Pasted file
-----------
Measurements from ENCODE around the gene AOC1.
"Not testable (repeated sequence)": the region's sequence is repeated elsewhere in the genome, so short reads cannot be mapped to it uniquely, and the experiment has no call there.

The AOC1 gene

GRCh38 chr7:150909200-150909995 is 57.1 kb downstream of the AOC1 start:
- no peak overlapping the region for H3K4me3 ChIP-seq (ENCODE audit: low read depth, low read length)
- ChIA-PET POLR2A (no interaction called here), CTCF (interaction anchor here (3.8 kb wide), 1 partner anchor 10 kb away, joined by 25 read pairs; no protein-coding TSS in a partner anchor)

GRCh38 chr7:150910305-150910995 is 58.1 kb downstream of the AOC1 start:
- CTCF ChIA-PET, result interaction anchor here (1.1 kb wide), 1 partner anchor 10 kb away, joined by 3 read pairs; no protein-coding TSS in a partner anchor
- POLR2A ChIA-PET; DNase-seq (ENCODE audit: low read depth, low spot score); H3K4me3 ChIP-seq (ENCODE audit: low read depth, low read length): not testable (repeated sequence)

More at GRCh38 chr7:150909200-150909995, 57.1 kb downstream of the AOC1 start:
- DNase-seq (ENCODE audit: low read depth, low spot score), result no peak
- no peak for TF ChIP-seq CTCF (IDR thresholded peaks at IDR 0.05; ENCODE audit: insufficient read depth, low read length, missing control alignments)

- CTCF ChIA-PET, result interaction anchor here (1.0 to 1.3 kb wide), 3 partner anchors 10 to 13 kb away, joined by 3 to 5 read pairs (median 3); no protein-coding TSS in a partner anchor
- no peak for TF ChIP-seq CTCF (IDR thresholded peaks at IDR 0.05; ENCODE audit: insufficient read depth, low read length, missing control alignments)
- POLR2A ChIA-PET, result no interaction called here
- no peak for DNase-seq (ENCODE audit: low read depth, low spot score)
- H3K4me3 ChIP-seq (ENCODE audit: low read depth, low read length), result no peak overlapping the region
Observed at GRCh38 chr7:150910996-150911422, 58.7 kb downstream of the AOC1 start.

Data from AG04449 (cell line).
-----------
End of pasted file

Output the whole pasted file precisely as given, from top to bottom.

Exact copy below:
Measurements from ENCODE around the gene AOC1.
"Not testable (repeated sequence)": the region's sequence is repeated elsewhere in the genome, so short reads cannot be mapped to it uniquely, and the experiment has no call there.

The AOC1 gene

GRCh38 chr7:150909200-150909995 is 57.1 kb downstream of the AOC1 start:
- no peak overlapping the region for H3K4me3 ChIP-seq (ENCODE audit: low read depth, low read length)
- ChIA-PET POLR2A (no interaction called here), CTCF (interaction anchor here (3.8 kb wide), 1 partner anchor 10 kb away, joined by 25 read pairs; no protein-coding TSS in a partner anchor)

GRCh38 chr7:150910305-150910995 is 58.1 kb downstream of the AOC1 start:
- CTCF ChIA-PET, result interaction anchor here (1.1 kb wide), 1 partner anchor 10 kb away, joined by 3 read pairs; no protein-coding TSS in a partner anchor
- POLR2A ChIA-PET; DNase-seq (ENCODE audit: low read depth, low spot score); H3K4me3 ChIP-seq (ENCODE audit: low read depth, low read length): not testable (repeated sequence)

More at GRCh38 chr7:150909200-150909995, 57.1 kb downstream of the AOC1 start:
- DNase-seq (ENCODE audit: low read depth, low spot score), result no peak
- no peak for TF ChIP-seq CTCF (IDR thresholded peaks at IDR 0.05; ENCODE audit: insufficient read depth, low read length, missing control alignments)

- CTCF ChIA-PET, result interaction anchor here (1.0 to 1.3 kb wide), 3 partner anchors 10 to 13 kb away, joined by 3 to 5 read pairs (median 3); no protein-coding TSS in a partner anchor
- no peak for TF ChIP-seq CTCF (IDR thresholded peaks at IDR 0.05; ENCODE audit: insufficient read depth, low read length, missing control alignments)
- POLR2A ChIA-PET, result no interaction called here
- no peak for DNase-seq (ENCODE audit: low read depth, low spot score)
- H3K4me3 ChIP-seq (ENCODE audit: low read depth, low read length), result no peak overlapping the region
Observed at GRCh38 chr7:150910996-150911422, 58.7 kb downstream of the AOC1 start.

Data from AG04449 (cell line).